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LGBTQ community remembers Salt Lake City man killed in highway shooting

Posted at 10:58 PM, May 23, 2019
and last updated 2019-05-24 08:45:01-04

SALT LAKE CITY — Salt Lake City’s LGBTQ community is mourning the loss of a man killed in a shooting as he drove on the highway near the Idaho-Utah state line Wednesday.

The name Dennis Gwyther means a lot to people like Michael Aaron, editor and publisher of Q Salt Lake Magazine.

“His hands were in all of the bigger events that we've done,” he said.

From helping at large events, to being involved with businesses like LGBTQ bar The Sun Trapp, Aaron said Gwyther was known for big ideas and coming through with them.

“He was one of those people who would constantly just think of ways to make our community better,” Aaron said.

That’s why when Dennis’ name came up Thursday as having been shot dead, Aaron was in disbelief.

“You know that name and you’re just thinking, ‘Okay, it can't be my friend who was just killed last night,’” Aaron said. He was driving when he found out, and immediately pulled over to the side of the road to see if it was true.

According to Utah Highway Patrol, Gwyther was on the way to Boise for work as a flight attendant with a colleague, when out of nowhere a man in another car shot at Gwyther’s vehicle, killing him.

Gwyther’s colleague was shot in the arm, and UHP said he was sent to the hospital.

The two weren’t far from Snowville on I-84.

Jonathan Llana faces charges of aggravated murder. As of Thursday evening, he was still on the run after a manhunt turned up nothing.

UHP said Thursday they don’t know what led to the shooting.

“You want to understand, and to some degree, why?” Aaron said.

As he thinks about his friend, Aaron thinks of times Gwyther helped organized events in the LGBTQ community, and Gwyther’s outgoing, sarcastic personality.

One event that came to mind—the time Gwyther organized a mass wedding reception just a couple weeks after the legalization of gay marriage.

At the time, couples were rushing to the courthouse to get married, fearing the ruling would get overturned.

“He had the idea of creating a mass reception for everybody,” Aaron said, with a smile. “Because they were showing up in their pajamas to get married, and obviously they didn't have a reception and everything.”

2,500 people showed up to the mass reception, he said.

Aaron said Gwyther was a tech guy, who usually helped out by providing sound and lighting at the events.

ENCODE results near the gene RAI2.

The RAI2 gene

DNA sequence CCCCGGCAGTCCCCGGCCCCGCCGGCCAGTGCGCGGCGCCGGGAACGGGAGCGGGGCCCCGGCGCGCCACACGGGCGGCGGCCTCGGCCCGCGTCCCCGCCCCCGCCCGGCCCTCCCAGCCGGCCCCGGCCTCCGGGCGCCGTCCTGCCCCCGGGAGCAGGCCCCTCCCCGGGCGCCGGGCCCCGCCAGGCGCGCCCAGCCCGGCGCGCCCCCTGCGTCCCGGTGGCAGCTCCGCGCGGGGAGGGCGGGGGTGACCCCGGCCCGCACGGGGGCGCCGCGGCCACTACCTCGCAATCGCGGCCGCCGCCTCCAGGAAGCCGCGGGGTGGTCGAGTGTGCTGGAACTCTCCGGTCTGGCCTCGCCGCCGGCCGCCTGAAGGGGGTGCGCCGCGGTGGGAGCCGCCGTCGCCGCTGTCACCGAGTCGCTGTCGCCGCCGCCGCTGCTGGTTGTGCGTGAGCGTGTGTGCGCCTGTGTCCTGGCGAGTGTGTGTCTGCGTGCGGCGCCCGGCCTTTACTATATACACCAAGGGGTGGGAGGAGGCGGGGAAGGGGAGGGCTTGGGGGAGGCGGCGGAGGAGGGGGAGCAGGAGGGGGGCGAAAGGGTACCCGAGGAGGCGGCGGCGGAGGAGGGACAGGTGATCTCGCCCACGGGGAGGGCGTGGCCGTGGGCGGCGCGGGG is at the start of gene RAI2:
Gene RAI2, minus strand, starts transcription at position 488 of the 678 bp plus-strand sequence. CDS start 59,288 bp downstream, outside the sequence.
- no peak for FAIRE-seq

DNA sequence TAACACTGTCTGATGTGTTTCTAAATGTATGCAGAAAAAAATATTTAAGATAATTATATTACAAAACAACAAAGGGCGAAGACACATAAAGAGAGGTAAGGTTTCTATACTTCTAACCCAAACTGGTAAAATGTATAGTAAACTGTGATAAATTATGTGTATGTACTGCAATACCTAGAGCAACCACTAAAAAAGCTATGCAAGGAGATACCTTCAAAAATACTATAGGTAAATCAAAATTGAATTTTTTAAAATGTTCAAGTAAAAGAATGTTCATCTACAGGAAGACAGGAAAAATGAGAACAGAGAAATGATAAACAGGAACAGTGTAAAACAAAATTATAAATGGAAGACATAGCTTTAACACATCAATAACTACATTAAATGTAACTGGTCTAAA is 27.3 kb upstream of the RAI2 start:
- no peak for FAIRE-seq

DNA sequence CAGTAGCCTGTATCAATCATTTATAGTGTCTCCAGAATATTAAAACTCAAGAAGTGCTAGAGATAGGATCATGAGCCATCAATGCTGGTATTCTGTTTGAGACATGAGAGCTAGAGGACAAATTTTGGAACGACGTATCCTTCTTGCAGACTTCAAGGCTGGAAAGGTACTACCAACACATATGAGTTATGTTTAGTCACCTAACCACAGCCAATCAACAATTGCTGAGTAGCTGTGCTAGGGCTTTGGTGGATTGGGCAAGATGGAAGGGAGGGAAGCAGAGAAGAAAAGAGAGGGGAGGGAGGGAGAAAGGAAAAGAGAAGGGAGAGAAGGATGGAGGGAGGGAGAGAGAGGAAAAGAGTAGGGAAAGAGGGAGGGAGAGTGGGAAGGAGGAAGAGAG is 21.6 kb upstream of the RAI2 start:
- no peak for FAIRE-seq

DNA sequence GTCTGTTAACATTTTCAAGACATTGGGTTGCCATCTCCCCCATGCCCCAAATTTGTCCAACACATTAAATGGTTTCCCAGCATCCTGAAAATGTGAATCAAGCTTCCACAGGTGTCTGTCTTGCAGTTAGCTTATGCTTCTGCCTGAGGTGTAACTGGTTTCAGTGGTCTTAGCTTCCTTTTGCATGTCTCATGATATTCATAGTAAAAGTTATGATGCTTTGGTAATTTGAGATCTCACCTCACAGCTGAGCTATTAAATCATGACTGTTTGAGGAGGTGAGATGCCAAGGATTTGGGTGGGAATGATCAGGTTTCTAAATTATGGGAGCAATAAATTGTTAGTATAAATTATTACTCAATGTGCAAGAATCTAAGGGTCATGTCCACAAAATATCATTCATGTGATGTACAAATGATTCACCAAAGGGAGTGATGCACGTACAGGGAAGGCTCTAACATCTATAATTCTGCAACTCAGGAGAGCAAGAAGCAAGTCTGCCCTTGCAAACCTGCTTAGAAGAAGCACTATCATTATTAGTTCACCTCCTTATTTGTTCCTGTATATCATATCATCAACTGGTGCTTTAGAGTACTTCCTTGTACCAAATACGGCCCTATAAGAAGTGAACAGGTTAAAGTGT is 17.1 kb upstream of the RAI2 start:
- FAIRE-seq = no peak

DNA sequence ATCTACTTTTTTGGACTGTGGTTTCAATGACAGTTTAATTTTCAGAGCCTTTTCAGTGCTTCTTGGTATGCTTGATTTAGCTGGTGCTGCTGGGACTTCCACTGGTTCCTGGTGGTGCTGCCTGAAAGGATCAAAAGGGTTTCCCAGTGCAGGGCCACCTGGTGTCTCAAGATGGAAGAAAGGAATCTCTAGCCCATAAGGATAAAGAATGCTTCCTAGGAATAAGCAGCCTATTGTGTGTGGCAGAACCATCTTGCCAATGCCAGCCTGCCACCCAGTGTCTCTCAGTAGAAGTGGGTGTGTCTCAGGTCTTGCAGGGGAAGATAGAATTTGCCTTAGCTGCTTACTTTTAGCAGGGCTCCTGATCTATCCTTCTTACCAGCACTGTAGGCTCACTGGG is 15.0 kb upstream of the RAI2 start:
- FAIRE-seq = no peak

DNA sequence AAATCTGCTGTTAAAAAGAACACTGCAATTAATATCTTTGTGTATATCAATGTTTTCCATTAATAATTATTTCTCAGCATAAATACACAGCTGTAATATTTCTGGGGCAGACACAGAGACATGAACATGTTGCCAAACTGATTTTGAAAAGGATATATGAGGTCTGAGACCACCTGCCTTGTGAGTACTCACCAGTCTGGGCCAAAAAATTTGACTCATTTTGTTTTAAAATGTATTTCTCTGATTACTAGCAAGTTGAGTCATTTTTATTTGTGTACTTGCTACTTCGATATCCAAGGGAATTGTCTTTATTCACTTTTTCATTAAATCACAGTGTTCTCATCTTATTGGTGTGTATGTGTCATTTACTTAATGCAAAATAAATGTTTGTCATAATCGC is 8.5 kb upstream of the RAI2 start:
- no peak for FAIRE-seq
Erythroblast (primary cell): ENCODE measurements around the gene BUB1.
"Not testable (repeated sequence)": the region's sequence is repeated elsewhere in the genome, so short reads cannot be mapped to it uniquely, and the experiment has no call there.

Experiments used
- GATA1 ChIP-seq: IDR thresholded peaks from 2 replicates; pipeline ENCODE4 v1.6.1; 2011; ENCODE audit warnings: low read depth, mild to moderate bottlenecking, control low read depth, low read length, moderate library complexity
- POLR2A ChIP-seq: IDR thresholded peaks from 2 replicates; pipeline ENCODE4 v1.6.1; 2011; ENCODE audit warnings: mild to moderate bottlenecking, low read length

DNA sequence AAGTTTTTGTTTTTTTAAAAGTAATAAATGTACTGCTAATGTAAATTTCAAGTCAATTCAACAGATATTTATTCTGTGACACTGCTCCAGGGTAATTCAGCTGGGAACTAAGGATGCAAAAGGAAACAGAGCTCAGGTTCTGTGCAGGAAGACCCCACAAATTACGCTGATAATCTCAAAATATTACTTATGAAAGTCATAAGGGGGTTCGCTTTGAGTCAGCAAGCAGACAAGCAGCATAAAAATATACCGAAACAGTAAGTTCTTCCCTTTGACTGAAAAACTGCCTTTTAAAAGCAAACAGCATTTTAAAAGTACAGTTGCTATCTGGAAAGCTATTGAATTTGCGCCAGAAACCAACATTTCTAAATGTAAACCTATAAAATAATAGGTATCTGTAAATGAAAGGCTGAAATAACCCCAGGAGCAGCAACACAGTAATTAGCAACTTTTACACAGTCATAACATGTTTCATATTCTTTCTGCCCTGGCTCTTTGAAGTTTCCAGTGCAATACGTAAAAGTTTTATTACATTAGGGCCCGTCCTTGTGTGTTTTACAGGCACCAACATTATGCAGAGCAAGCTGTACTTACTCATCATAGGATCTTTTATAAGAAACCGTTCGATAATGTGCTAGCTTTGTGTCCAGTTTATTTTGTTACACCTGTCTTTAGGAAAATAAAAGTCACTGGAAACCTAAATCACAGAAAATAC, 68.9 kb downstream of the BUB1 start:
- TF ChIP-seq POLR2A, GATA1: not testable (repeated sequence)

That’s exactly what he did for a rally in Salt Lake City following the Pulse nightclub shooting in Orlando.

Aaron said rain was in the forecast, so Gwyther showed up with a large covered stage to give a place for the speakers to stand without worrying about the weather.

He has a story from The Sun Trapp, too—where Gwyther was more recently known as being part-owner of the establishment.

After a tornado hit downtown Salt Lake City in 1999, much of the area lost power. Aaron said Gwyther pulled up in a truck with cables and a generator to get The Sun Trapp back up and running, giving people a place to convene.

“He had a lot of big ideas,” Aaron said.

Big ideas, from someone who was a big part of the LGBTQ community—making for a huge loss the community is now trying to understand.

“I'm still reeling from this,” Aaron said. “I haven't actually processed all of this.”

Gwyther’s husband, Matt Gwyther, put out a statement on Thursday evening about his husband’s death:

Dennis Rowley Gwyther was a loved husband, father and brother.

He loved his family. His family was the most important thing in his life. He married Matthew Gwyther, the love of his life, the day gay marriage was legalized in Utah 12/10/13. He enjoyed being the bonus dad to his two teenage kids.

Loved to have fun and laugh. A kid inside an adult body.

Always kidding around and playing jokes. 
Loved gadgets. A literal genius when it comes to technology. He could create anything especially if it involves wiring. He did sound and lighting for many clubs in Salt Lake.

He was an entrepreneur and always looked for new opportunities.

He was a strong advocate for LGBTQ rights and used his connections to help wherever he could.
His life was tragically taken while commuting to his job as a flight attendant based out of Boise. We are still in shock and have not processed much as the suspect is still at large and investigation is pending. We want him caught and swift justice.

SkyWest Airlines, where Gwyther worked as a flight attendant, sent this statement to Fox 13:

We were shocked and saddened to hear of the tragic death of Dennis Gwyther, a team member and flight attendant. We express our sincere condolences to his family and friends and support law enforcement personnel in their investigation.